Promoting Reading Among Immigrants from an Oral Culture: Ethiopian Jews in Israel

  • Irene Sever University of Haifa

Abstract

With the arrival in Israel of Ethiopian Jews, libraries—like other institutions— have an important challenge. The immigrants come from an oral culture, and have difficulty in adaptation to a society where reading skills are expected. Libraries have acted as socialization agents, and have endeavored to facilitate the transition to literacy. The greatest attention has been toward children. Library use itself presents great problems for the Ethiopians, since such familiar elements as indexes and tables of contents have no counterparts in their culture. Librarians have emphasized reading aloud, picture books, and establishment of small reading centers in the Ethiopian settlements. At the same time, librarians strive to preserve the Ethiopian culture that the newcomers bring with them; they record stories, myths, legends, and songs. The effort appears to be succeeding: children are learning quickly to become Israeli without losing their original identity.

Author Biography

Irene Sever, University of Haifa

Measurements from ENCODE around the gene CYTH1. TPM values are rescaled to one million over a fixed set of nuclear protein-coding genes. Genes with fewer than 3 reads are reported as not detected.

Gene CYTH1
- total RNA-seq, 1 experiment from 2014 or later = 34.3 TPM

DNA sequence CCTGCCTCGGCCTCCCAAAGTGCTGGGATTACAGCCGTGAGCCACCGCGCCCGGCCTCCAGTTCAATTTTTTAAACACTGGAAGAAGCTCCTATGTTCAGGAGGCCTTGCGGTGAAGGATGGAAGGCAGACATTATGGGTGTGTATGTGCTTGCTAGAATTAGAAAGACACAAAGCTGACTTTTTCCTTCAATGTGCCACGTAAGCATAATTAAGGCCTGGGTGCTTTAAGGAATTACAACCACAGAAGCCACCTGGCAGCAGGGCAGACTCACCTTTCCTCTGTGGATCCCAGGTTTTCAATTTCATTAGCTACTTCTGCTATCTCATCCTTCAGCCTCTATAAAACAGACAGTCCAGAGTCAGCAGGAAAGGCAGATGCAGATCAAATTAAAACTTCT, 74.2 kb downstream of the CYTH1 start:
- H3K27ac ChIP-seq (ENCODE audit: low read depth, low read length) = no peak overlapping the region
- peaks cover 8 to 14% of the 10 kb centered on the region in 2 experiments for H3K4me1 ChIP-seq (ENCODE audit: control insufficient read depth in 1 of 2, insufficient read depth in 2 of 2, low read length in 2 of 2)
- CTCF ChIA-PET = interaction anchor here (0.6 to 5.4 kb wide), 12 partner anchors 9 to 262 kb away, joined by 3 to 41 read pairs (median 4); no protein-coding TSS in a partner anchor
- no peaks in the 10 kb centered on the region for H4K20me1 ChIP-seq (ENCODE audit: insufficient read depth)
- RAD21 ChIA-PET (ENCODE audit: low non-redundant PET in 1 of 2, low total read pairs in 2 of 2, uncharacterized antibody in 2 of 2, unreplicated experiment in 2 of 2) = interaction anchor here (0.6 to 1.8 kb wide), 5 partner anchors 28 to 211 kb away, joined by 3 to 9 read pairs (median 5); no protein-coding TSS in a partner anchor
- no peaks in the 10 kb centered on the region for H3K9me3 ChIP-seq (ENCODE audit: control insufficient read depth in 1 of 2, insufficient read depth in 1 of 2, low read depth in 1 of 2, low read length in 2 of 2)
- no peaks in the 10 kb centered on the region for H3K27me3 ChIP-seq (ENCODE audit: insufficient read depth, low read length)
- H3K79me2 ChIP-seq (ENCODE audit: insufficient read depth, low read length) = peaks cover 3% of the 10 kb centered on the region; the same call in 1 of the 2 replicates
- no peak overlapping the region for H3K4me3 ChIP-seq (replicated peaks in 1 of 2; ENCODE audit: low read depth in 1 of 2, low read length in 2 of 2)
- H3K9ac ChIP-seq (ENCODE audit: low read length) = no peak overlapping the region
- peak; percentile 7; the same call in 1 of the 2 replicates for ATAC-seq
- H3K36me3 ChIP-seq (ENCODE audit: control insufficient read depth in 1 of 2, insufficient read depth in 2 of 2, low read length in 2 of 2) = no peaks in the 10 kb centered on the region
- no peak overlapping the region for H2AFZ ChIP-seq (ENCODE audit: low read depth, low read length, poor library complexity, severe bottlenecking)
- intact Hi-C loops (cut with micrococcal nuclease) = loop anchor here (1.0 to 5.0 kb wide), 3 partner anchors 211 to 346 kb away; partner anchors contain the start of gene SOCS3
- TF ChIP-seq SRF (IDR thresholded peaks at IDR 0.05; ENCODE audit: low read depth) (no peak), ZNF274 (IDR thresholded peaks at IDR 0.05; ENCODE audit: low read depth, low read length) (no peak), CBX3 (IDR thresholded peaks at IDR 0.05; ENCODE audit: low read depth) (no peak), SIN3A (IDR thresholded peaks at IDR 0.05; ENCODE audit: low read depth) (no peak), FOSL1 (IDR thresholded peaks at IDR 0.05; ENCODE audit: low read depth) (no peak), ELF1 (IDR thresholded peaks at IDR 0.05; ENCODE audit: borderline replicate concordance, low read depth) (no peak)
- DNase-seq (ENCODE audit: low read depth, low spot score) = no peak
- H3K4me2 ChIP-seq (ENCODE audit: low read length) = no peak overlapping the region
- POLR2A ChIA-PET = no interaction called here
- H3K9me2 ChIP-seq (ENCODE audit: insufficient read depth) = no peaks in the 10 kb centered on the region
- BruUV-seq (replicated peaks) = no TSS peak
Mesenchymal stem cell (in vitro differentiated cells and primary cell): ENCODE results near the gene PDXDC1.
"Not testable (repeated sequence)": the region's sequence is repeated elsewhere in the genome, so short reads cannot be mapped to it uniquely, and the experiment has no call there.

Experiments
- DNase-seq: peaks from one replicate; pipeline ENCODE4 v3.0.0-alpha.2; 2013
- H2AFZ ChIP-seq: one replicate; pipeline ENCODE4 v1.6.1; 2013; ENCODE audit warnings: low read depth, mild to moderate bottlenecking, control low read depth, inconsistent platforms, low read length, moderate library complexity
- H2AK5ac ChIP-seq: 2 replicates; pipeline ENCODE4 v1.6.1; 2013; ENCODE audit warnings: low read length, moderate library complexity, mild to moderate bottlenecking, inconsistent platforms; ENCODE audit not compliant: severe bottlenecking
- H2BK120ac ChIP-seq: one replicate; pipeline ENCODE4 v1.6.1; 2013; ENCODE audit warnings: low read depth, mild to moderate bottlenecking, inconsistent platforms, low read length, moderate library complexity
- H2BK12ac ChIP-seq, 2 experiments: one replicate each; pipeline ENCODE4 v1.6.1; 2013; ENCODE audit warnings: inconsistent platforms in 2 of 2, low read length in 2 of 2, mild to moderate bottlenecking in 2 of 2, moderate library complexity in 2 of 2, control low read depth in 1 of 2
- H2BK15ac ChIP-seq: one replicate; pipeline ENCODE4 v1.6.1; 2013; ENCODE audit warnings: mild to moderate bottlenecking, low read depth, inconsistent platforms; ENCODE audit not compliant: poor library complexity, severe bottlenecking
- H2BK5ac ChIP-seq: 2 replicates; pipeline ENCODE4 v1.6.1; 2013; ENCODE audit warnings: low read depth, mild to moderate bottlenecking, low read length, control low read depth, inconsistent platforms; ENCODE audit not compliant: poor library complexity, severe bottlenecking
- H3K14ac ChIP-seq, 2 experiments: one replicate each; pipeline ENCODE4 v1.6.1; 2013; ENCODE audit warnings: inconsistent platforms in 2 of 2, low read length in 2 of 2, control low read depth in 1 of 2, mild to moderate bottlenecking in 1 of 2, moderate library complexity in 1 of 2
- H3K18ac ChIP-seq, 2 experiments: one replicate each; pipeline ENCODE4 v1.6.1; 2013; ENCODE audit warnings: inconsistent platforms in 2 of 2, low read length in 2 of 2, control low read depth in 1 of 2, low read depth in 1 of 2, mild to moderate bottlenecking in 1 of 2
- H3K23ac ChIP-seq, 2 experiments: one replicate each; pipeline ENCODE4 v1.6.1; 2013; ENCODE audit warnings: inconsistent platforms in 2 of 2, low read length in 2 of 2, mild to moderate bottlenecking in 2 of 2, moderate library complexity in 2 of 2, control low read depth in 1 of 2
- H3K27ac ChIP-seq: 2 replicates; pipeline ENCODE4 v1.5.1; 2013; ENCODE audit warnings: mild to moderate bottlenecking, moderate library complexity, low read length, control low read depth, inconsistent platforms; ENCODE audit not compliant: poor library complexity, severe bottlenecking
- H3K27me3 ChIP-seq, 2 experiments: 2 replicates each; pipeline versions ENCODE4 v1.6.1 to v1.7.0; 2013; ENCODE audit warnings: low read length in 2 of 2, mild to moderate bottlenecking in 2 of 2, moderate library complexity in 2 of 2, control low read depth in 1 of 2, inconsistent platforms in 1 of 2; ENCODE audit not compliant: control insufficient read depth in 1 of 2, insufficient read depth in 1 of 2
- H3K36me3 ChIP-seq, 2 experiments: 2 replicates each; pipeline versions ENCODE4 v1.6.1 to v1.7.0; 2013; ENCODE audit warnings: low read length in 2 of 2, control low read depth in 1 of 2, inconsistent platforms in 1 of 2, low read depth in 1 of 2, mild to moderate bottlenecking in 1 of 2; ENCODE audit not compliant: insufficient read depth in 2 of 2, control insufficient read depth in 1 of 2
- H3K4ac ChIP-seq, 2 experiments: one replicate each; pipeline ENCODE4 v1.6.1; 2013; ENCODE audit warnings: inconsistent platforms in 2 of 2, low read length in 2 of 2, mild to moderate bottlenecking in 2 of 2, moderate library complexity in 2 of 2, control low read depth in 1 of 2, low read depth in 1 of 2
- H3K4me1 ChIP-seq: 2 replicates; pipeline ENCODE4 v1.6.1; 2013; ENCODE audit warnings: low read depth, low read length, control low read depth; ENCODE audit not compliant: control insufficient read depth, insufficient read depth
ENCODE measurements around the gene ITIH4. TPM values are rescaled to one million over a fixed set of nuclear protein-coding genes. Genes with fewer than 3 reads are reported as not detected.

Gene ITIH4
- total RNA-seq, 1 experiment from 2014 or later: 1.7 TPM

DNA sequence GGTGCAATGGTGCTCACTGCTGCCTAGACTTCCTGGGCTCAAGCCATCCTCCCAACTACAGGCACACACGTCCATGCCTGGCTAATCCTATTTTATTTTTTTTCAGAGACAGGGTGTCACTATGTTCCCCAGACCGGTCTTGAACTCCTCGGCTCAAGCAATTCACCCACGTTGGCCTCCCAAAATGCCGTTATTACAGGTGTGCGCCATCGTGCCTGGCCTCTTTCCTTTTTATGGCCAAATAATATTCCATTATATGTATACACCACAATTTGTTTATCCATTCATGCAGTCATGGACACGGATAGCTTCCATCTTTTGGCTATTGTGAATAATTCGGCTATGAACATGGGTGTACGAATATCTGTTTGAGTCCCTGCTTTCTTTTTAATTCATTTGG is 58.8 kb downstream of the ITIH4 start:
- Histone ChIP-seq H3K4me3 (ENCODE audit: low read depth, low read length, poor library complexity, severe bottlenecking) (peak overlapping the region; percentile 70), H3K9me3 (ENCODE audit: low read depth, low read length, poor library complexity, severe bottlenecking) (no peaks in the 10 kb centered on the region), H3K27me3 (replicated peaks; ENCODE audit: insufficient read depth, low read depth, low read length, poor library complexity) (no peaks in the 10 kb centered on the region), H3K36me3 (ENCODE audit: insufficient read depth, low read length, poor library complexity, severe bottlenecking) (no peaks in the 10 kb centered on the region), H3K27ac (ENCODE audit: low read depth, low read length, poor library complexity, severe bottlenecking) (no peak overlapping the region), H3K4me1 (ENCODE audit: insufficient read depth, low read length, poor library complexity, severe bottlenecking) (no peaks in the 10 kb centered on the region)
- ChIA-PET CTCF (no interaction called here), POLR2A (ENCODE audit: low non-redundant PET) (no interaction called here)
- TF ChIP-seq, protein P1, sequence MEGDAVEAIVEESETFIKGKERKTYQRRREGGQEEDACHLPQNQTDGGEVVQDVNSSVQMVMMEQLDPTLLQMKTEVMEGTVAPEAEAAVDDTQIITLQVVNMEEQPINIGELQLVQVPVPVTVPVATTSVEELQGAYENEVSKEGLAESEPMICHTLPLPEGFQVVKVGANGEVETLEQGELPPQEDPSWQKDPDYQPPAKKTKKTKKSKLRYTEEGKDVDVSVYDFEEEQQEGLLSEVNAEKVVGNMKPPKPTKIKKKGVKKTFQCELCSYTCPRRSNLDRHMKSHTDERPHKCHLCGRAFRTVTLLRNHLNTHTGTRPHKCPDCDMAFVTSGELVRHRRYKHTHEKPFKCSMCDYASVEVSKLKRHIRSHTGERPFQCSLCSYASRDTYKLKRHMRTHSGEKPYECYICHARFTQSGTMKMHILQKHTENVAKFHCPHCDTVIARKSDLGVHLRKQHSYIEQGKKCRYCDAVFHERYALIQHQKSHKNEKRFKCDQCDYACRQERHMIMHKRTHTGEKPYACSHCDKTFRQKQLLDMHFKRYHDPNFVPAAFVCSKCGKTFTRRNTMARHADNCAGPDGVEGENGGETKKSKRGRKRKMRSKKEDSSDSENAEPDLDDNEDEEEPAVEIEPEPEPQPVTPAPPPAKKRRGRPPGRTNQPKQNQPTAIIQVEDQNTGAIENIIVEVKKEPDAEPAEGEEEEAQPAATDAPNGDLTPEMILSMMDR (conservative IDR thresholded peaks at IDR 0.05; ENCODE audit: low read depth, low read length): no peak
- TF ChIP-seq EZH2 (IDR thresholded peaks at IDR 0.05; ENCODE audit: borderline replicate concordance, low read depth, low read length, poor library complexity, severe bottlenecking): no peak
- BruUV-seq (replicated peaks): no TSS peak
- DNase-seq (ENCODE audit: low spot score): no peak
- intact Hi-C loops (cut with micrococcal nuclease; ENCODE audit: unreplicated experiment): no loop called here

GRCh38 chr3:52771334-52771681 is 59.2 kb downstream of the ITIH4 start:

Irene Sever is Senior Lecturer and chair of Library Studies, University of Haifa, Israel. She has an M.A. from Haifa University, and a Ph.D. from the Sorbonne, Paris. After working as information officer in several scientific institutions, she changed course to anthropology and communication, and began to concentrate on library services for children and communication skills of children and librarians. Together with Shmuel Sever she created the Laboratory for Children’s Librarianship, a research facility for observing children acting in a library milieu independantly from adults. Dr. Sever is the author of Beginning Readers, Mass Media and Libraries (1994), Library in Society (in Hebrew), and articles in various journals. She is a member of the IFLA Round Table on Research in Reading.
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